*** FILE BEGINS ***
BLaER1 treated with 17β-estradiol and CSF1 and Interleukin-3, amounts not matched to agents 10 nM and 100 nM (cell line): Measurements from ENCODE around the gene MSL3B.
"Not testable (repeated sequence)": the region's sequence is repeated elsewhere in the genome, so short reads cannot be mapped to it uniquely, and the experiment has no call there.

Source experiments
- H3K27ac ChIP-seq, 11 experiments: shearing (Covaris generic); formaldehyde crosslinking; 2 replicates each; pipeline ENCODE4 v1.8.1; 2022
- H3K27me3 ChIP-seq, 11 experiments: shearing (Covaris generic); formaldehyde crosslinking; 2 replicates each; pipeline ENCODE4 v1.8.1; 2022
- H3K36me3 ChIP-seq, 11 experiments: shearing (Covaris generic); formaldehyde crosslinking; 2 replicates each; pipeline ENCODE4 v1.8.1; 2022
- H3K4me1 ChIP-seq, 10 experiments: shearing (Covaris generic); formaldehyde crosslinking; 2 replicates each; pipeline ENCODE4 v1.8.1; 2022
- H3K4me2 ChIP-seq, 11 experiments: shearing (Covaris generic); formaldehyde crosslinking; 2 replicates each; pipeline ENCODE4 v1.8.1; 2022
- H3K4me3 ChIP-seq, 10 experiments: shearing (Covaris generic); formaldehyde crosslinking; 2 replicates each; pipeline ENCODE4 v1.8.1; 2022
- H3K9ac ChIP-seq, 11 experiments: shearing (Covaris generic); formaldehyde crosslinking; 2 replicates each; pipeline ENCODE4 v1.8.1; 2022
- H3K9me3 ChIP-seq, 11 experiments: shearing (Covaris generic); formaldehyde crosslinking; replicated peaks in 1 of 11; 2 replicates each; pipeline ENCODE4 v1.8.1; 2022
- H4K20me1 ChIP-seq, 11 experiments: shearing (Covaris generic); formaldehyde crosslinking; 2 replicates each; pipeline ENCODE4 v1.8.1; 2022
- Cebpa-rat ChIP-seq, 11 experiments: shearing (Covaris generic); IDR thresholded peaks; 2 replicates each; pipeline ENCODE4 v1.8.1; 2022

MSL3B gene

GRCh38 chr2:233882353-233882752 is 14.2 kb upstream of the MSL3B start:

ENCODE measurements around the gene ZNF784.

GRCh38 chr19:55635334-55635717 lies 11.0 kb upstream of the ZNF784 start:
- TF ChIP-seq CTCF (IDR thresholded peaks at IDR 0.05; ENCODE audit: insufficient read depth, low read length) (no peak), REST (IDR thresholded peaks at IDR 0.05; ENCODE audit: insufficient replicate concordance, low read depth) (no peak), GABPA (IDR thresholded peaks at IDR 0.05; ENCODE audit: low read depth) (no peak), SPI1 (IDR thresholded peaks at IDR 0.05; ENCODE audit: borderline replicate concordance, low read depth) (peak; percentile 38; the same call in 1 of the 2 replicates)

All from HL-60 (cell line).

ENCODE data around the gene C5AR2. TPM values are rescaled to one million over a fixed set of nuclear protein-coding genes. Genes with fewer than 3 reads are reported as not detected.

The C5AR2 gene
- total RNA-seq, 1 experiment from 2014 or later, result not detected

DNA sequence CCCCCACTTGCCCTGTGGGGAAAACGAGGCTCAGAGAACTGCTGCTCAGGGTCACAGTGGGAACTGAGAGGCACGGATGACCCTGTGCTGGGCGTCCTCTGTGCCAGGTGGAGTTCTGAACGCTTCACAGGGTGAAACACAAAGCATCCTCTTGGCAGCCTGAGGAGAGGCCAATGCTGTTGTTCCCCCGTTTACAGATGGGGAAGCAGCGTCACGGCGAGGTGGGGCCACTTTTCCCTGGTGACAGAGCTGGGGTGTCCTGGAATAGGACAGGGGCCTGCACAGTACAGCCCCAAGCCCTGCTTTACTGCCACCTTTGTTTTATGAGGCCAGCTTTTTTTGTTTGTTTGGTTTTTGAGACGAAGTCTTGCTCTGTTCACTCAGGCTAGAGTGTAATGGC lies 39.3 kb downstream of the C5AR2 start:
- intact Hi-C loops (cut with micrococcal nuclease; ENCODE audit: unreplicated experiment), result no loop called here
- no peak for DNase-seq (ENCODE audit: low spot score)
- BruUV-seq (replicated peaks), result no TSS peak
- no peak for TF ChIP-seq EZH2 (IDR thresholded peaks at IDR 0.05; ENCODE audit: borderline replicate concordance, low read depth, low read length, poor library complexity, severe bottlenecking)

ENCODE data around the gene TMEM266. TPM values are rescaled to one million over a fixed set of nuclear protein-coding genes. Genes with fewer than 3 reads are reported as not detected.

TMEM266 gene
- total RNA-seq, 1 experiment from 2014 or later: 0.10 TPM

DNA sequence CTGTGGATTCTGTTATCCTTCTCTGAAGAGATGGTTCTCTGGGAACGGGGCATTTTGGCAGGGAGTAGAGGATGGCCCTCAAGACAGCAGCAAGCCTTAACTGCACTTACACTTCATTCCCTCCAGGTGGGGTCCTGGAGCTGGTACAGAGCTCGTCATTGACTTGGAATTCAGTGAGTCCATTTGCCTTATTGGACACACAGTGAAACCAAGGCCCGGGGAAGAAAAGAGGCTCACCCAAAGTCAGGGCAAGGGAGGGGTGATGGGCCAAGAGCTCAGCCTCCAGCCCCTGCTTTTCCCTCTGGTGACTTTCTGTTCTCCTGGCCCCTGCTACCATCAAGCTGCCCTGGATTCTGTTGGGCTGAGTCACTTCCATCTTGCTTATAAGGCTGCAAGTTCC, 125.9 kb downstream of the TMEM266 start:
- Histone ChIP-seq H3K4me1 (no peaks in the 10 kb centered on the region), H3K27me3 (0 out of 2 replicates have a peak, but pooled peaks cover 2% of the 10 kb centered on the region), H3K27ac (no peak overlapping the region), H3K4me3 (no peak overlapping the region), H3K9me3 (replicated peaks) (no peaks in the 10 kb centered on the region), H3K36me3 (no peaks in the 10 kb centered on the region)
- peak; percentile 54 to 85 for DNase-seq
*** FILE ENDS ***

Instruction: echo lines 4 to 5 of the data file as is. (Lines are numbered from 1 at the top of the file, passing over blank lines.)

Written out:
- H3K27ac ChIP-seq, 11 experiments: shearing (Covaris generic); formaldehyde crosslinking; 2 replicates each; pipeline ENCODE4 v1.8.1; 2022
- H3K27me3 ChIP-seq, 11 experiments: shearing (Covaris generic); formaldehyde crosslinking; 2 replicates each; pipeline ENCODE4 v1.8.1; 2022